Donovan Bonner (6'2, 240, Fr.)

2009

Sam Barry Odom (6'0, 219, Sr.)
Michael Clay (6'3, 255, RSFr.)
MLB Luke Lambert (6'3, 235, Jr.)
Will Ebner (6'1, 230, So.)

1999

Will Jamonte Robinson (6'2, 210, So.)
Duke Revard (6'3, 232, So.)
OLB Andrew Gachkar (6'3, 230, Jr.)
Zaviar Gooden (6'2, 225, RSFr.)

Draw

CB Carlos Posey (6'0, 202, Sr.)
John McPherson (5'11, 175, RSFr.)
CB Carl Gettis (5'11, 195, Jr.)
Trey Hobson (5'11, 190, So.)

2009

CB Antoine Duncan (5'10, 190, RSFr.)
Andre Roberson (5'10, 172, Jr.)
CB Kevin Rutland (6'0, 195, Jr.)
Robert Steeples (6'1, 195, RSFr.)

2009

FS Julian Jones (5'11, 189, Jr.)
Rodger Winston (6'1, 220, Sr.)
FS Kenji Jackson (5'10, 195, So.)
Jarrell Harrison (6'2, 220, Jr.)

Draw

SS Clarence Jones (6'1, 180, So.)
Harold Hendricks (6'3, 207, Jr.)
SS Hardy Ricks (6'0, 200, Sr.)
Jasper Simmons (6'1, 205, Jr.)

2009

P Vince "00" Sebo (6'1, 228, Sr.)
Jared Gilpin (5'10, 168, So.)
P Jake Harry (6'1, 195, Sr.)
Matt Grabner (6'4, 200, So.)

2009

KR Ricardo Rhodes (5'6, 174, Jr.)
Travis Garvin (6'1, 182, Fr.)
KR Jasper SImmons (6'1, 205, Jr.)
Kip Edwards (6'1, 200, RSFr.)

Draw

  • That's right, this team had players named Brad Smith and Pat Duffy...plus, there was a Stephen Colbert to boot.  Hey, every team's gotta be good at something, and Mizzou 1999 was good at...having good names.
  • So that's seven in favor of 2009, three for 1999, and three draws.
  • Really, I'm giving Andrew Gachkar a decent amount of faith there because Jamonte Robinson was pretty damn good (94 tackles, 13 TFL/sacks, 5 passes broken up).  Gack won't put together those stats, but he can be just as useful for the defense at hand.  In the Larry Smith defense, all tackles were filtered to the Sam and Will (the OLB was as much of a DE as a linebacker), so Jamonte and his eight-foot arms were bound to rack up the tackles, though the 13 TFL/sacks is a really nice number.  If only Jamonte were 25 pounds heavier, he was good enough to play in the pros.  I'm challenging you, Gack--I'm saying that you're as right for this offense as Jamonte was for his...prove me right.
  • Carlos Posey had a really interesting career at Mizzou.  He scored more touchdowns than any defensive back I can remember, but he was virtually nonexistant in 1999, registering one INT and just 29 tackles.  I realize The Carl Gettis Treatment isn't a fan favorite at this point, but I think he still has the edge.
  • Not much of a Hardy Ricks fan, but I really wasn't a Clarence Jones fan.  And while I love Kenji Jackson, I loved Julian Jones, so that's a draw.
  • Sean Weatherspoon vs TV's Patrick Duffy is one of the most unfair comparisons in the history of the world.  Mizzou's 2009 team should really get about six advantages just from this matchup.

So as a whole, as one would expect, the 2009 team is much more proven, much more talented, and much faster.  What about the other teams on Mizzou's schedule?

The Opponents

Needless to say, the North Division was in much better shape in 1999.  Nebraska started the season ranked #6, Colorado #15, and Kansas State (facing similar rebuilding prospects in 1999 as Mizzou is in 2009, but getting a bit more respect) #20.  The South was represented by #7 Texas A&M (a Mizzou 1999 opponent) and #17 Texas (not).

Whereas the North this year is represented by the #24 and #25 teams in the AP preseason poll, the North in 1999 was the class of the conference, with three teams in the Top 20.  Their South opponents, meanwhile, were coming off of a conference title (ATM), a 7-5 record (Texas Tech), and one of the biggest upgrades in the history of coaching changes (OU, going from John Blake to Bob Stoops).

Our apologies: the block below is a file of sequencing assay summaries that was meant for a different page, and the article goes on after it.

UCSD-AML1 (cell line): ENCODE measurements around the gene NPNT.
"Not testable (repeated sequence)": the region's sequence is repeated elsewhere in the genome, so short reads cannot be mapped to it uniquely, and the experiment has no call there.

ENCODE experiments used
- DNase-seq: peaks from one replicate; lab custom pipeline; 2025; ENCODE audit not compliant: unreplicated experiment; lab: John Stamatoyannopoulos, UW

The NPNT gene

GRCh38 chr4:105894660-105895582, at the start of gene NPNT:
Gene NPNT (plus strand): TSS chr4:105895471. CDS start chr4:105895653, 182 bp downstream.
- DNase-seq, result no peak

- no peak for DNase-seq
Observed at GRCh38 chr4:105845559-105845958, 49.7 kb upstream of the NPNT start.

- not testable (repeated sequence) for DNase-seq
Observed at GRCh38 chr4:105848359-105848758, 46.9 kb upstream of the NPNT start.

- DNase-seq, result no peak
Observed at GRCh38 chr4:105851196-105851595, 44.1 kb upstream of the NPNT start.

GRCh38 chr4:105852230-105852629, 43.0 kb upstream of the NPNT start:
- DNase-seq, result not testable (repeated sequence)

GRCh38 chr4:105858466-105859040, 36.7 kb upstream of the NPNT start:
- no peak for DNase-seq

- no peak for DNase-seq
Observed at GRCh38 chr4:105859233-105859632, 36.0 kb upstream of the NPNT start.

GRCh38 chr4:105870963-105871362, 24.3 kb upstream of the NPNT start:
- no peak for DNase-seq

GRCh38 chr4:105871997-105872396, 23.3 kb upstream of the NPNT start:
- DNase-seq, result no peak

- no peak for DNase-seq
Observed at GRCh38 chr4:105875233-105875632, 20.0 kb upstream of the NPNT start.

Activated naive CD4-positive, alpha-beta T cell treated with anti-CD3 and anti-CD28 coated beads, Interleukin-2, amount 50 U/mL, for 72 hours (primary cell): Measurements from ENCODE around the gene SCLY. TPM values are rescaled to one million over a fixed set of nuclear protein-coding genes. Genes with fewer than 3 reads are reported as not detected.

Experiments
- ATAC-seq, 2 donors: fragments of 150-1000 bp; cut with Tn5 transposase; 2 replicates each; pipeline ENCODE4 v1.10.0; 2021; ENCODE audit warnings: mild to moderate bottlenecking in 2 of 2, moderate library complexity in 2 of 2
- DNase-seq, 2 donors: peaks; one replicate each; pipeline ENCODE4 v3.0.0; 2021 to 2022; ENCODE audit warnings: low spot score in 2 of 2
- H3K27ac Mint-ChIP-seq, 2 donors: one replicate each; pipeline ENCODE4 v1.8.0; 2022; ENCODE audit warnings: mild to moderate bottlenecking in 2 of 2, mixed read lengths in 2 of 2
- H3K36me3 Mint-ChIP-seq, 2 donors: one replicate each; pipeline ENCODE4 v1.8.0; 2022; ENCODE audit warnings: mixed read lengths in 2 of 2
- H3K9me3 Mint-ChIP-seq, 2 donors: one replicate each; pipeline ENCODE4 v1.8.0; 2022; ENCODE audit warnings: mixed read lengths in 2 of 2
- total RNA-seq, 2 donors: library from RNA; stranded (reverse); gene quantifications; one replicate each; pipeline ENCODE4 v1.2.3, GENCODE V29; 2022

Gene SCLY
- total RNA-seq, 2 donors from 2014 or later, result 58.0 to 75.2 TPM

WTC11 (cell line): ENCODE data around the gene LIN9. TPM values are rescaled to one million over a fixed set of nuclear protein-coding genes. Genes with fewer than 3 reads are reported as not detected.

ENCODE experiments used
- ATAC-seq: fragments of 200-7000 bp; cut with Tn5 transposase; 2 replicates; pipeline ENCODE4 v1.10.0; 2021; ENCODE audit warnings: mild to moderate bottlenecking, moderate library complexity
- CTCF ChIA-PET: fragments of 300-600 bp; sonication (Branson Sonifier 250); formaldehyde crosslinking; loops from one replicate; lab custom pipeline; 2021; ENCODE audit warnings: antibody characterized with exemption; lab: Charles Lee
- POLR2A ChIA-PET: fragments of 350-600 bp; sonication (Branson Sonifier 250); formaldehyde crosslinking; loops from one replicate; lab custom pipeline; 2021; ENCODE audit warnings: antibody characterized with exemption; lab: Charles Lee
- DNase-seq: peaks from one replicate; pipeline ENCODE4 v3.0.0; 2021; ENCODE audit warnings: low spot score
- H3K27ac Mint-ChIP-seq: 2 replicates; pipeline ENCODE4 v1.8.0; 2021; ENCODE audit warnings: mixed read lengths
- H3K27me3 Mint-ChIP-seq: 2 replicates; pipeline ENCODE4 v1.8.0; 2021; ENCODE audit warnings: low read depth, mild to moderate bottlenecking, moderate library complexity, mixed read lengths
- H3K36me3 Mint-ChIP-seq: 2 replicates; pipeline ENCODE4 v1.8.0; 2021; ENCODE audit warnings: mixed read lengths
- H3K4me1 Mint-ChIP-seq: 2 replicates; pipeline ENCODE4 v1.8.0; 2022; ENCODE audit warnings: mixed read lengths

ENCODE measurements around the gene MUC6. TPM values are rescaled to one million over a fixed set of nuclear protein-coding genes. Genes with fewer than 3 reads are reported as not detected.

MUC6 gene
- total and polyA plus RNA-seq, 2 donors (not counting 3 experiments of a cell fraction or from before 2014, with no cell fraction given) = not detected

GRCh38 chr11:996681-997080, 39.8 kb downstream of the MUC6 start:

In 2009, Missouri faces, to say the least, a much less intimidating slate of opponents in the North division.  The two favorites--Nebraska and Kansas--have pretty well-defined question marks and barely slipped into the preseason polls, and the other three division opponents--ISU, KSU, Colorado--have been outscored by Mizzou a combined 297-114 the last two years.

While the North slate is easier, the South slate is potentially tougher.  Texas is the consensus #2 team in the country, OSU is in the Top 15, and Baylor...well, they're still Baylor to some degree, but this should be the best Baylor team of the last decade, for what that's worth.  Behold the power of the Hot Tub.

In all, Mizzou faces 4-5 likely bowl teams in the conference in 2009, with two more (Illinois, Nevada) in non-conference play.  They face 1-2 elite teams in Texas and possibly Oklahoma State  In 1999, they faced six bowl-eligible teams, two elite opponents in Nebraska and Kansas State.

So when all's said and done, I guess it's about a wash.

But if the strength of schedule is about the same, and the team is significantly better...that probably means much more than four wins, right?

Summary

Clearly Mizzou is in better shape heading into 2009 than 1999.  As mentioned before, you never know for sure where your program stands until you see the product on the field, but the depth chart has more proven quantities and is much, much better overall.

The key of course, will be the unforeseen developments of 2009.  If Kirk Farmer hadn't gotten hurt, Missouri would have at least beaten Iowa State and given Kansas a better run.  They may not have finished any better than 5-6, but they also probably wouldn't have so completely quit on the season, and there might have been a little more to build upon heading into 2000.

With the depth chart at hand, Missouri has at least a chance at making a run at another North title.  But if Blaine Gabbert gets hurt?  Or one of the tackles?  Or Danario Alexander (again)?  Injuries could pretty significantly alter this team's outlook, especially at quarterback.  You could say that any year, but it's more true on a team that is so thin at QB and so impressively young overall.

In the end, though, as we mentioned on Friday, 2009 is only one piece of this program's future.  Avoiding disaster in 2009 should mean very good things in 2010 and 2011, and to say the least, the foundation of the Missouri program is in much better shape, much less likely to teeter, in 2009 than it was a decade ago.

 

2009 Mizzou Football Preview Series